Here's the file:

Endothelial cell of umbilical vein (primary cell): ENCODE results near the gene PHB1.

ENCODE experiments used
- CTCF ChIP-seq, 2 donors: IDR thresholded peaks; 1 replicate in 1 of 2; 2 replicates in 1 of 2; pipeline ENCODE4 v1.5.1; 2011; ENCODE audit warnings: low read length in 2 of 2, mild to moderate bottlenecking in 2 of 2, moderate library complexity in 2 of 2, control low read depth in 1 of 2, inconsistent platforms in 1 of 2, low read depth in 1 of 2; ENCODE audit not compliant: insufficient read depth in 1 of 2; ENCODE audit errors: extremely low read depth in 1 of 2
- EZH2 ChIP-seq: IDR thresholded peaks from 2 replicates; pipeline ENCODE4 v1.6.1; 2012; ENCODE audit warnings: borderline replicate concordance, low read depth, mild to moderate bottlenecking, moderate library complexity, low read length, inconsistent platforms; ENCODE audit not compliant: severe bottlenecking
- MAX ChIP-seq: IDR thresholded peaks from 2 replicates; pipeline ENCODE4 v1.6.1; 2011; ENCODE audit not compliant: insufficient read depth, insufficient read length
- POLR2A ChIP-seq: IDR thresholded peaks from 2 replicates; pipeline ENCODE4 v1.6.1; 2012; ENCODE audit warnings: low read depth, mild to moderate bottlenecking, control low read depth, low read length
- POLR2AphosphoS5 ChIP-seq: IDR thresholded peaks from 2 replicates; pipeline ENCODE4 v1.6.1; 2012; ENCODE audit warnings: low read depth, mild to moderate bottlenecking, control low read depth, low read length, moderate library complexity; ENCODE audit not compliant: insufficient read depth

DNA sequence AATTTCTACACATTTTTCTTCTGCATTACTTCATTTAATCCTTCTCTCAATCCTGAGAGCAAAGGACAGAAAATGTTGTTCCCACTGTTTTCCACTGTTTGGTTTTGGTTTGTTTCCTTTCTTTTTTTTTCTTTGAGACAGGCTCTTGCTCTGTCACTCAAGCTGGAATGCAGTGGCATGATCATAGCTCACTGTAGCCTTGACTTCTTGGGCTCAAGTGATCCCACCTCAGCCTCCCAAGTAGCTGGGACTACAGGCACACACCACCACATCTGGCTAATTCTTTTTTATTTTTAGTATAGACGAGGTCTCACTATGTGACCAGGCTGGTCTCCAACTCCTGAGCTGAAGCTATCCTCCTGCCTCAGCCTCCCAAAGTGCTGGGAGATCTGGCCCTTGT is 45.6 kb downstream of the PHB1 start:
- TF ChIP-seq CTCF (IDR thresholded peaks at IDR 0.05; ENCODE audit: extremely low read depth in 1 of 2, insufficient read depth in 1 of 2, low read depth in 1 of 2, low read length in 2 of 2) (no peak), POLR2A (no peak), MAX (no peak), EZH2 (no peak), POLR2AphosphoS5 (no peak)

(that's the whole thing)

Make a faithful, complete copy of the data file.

Endothelial cell of umbilical vein (primary cell): ENCODE results near the gene PHB1.

ENCODE experiments used
- CTCF ChIP-seq, 2 donors: IDR thresholded peaks; 1 replicate in 1 of 2; 2 replicates in 1 of 2; pipeline ENCODE4 v1.5.1; 2011; ENCODE audit warnings: low read length in 2 of 2, mild to moderate bottlenecking in 2 of 2, moderate library complexity in 2 of 2, control low read depth in 1 of 2, inconsistent platforms in 1 of 2, low read depth in 1 of 2; ENCODE audit not compliant: insufficient read depth in 1 of 2; ENCODE audit errors: extremely low read depth in 1 of 2
- EZH2 ChIP-seq: IDR thresholded peaks from 2 replicates; pipeline ENCODE4 v1.6.1; 2012; ENCODE audit warnings: borderline replicate concordance, low read depth, mild to moderate bottlenecking, moderate library complexity, low read length, inconsistent platforms; ENCODE audit not compliant: severe bottlenecking
- MAX ChIP-seq: IDR thresholded peaks from 2 replicates; pipeline ENCODE4 v1.6.1; 2011; ENCODE audit not compliant: insufficient read depth, insufficient read length
- POLR2A ChIP-seq: IDR thresholded peaks from 2 replicates; pipeline ENCODE4 v1.6.1; 2012; ENCODE audit warnings: low read depth, mild to moderate bottlenecking, control low read depth, low read length
- POLR2AphosphoS5 ChIP-seq: IDR thresholded peaks from 2 replicates; pipeline ENCODE4 v1.6.1; 2012; ENCODE audit warnings: low read depth, mild to moderate bottlenecking, control low read depth, low read length, moderate library complexity; ENCODE audit not compliant: insufficient read depth

DNA sequence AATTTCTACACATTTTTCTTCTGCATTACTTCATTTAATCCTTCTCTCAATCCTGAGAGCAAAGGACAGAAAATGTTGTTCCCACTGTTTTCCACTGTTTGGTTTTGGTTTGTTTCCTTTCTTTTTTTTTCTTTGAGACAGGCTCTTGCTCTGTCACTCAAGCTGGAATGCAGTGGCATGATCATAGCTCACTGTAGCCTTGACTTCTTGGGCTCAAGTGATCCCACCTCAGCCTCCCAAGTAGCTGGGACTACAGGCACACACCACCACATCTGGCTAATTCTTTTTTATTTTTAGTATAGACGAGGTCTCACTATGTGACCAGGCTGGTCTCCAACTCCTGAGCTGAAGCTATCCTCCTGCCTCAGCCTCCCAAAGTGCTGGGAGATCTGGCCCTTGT is 45.6 kb downstream of the PHB1 start:
- TF ChIP-seq CTCF (IDR thresholded peaks at IDR 0.05; ENCODE audit: extremely low read depth in 1 of 2, insufficient read depth in 1 of 2, low read depth in 1 of 2, low read length in 2 of 2) (no peak), POLR2A (no peak), MAX (no peak), EZH2 (no peak), POLR2AphosphoS5 (no peak)